History of Veneta
100 Years a Town, 50 Years a City by Sandra Larson
In 1912, Edmund Hunter platted a town on what some sources say was forest land and others describe as a brush-covered goat farm. What is known for sure is that Hunter traded his farm in the Central Road area for the nearly 1100 acres then owned by John McCutcheon, because he preferred real estate to farming. Hunter sold a half interest in the real estate venture to Charles Dunham, who named the town Veneta after Hunter’s youngest daughter. Hunter and Dunham foresaw growth and prosperity for the city, situated on the railroad being constructed from Eugene to the coast. To encourage business development they gave three lots to anyone who would start a business in the town.
In 1962, that town became the tenth incorporated city in Lane County by a vote of 211 to 168, largely through the efforts of the Board of Directors of the Veneta Improvement Association (VIA), a group originally formed in the late 40s to coordinate community volunteer efforts to build a gym at Veneta Elementary School. This was actually the second incorporation election. The first held the previous August, ended in a 147 to 147 tie after two votes were invalidated.
The impetus for incorporation was the need for clean water, unpolluted by septic systems. The community’s wake-up call was a series of hepatitis outbreaks that sickened many, including VIA member J.W. “Bill” Smigley and his daughter. Smigley and his fellow VIA directors realized that the community needed a good water system. The group considered forming a water district but decided to go one step further and create a taxing entity.
In 1961, VIA president Ralph Johnson wrote, “My fellow citizens. In the main, we feel that our most pressing problem is that of obtaining a healthful supply of water for domestic consumption.” That hasn’t been easy to accomplish, but many bond issues later, Veneta now enjoys state-of-the-art water and sewage treatment. Water continues to be at the top of the city’s concerns as it prepares to build a pipeline to bring McKenzie River water from Eugene to Veneta.
The very first issue of the West Lane News appeared on June 29, 1961. On the first of its four mimeographed pages, founder and editor Archie Root editorialized, “Incorporate Veneta.”
In addition to clean water, he listed a dozen other reasons to support incorporation, including gas and liquor tax revenues, reduced fire insurance rates, street improvements, and police protection. A $25,000 gift to establish a public library was conditional on the city being incorporated.
Fifteen candidates ran for the first Veneta City Council, which is probably a record. Many said they chose to run because their friends had urged them to do so, or because it was their civic duty. Shoemaker Frank Faust said he was running because “I think this community has crawled long enough. It is time it got up and walked.” Faust wasn’t elected in 1962, but he served as the city’s first budget commissioner and was elected to the council in 1976.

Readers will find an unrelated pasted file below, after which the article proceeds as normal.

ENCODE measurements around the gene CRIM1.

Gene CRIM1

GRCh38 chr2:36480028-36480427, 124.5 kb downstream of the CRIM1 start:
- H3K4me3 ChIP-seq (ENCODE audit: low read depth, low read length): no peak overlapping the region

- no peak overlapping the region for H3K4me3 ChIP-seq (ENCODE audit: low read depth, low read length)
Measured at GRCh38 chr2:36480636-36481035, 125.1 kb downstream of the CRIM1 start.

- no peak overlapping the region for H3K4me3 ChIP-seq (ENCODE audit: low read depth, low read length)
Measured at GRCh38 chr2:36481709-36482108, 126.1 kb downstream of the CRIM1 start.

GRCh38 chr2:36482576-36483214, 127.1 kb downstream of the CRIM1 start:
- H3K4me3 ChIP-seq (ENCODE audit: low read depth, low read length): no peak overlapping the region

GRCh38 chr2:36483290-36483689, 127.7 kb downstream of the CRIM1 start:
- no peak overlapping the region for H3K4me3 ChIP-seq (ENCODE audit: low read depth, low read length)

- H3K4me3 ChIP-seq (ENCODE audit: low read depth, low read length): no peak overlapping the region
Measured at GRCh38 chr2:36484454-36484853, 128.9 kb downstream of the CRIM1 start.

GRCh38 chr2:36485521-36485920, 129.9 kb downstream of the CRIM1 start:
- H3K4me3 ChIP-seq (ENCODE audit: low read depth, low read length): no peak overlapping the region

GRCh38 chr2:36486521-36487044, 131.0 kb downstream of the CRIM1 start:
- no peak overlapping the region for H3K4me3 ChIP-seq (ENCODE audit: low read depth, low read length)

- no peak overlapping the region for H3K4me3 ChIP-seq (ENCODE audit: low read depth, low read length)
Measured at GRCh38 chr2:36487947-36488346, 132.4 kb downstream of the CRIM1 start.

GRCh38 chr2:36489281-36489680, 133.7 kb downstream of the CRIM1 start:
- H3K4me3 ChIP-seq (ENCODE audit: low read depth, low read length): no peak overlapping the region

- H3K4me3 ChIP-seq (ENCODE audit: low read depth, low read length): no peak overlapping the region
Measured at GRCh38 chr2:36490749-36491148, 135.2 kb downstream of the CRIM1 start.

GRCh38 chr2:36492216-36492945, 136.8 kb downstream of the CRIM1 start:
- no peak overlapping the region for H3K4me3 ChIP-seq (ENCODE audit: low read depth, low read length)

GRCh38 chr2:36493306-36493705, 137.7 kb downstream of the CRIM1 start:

The top vote-getters in the 1962 election were all movers and shakers in the VIA: Ralph Johnson, Wayne Elliott, Bill Smigley, H.R. Oglesby, and Richard Gutman. The council met at the Western Lane Protection Association offices until the city hall at 4th and McCutcheon was completed in 1967. Johnson was chosen by his fellow councilors to be Veneta’s first mayor. He was succeeded by Gutman who was followed by Smigley.
Upon Smigley’s retirement in 1996, Veneta elected its first woman mayor, Galen Carpenter. Carpenter was followed by Tim Brooker who served for ten years. Brooker retired in 2008 and mayor Sharon Hobart was elected who later retired in 2012.
It is interesting to note that 88.1 percent of the electorate voted on incorporation in the April election, but only 47.4 percent voted in the June council election. At incorporation, the population was 1,123. Today, it is just under 5,000.
In 1962, there was already a Fern Ridge School District, a Veneta Fire Department, a Veneta Garden Club, and a Fern Ridge Reservoir. According to the West Lane News, there were 350 houses in the city, plus eight churches, three service stations, two restaurants, two grocery stores, two electrical appliance stores, two radio repair shops, one meat locker, and two operating sawmills - Blek’s and Johnson’s.
There was also a hardware store, a second-hand store, a tailor, a beauty shop, and one real estate agent. Two doctors and a dentist served the new city, which also had a flower shop, a tire repair shop, one tavern, and one trailer court. There were two parks and a swimming pool, which was about 75% constructed. The city would complete the pool after it and the two parks were deeded to it by the VIA.
The city’s first two-year budget was approximately $8,800. On its first anniversary, Mayor Johnson proudly exclaimed, “We have $11,000 in the bank and we’re not obligated to anybody.”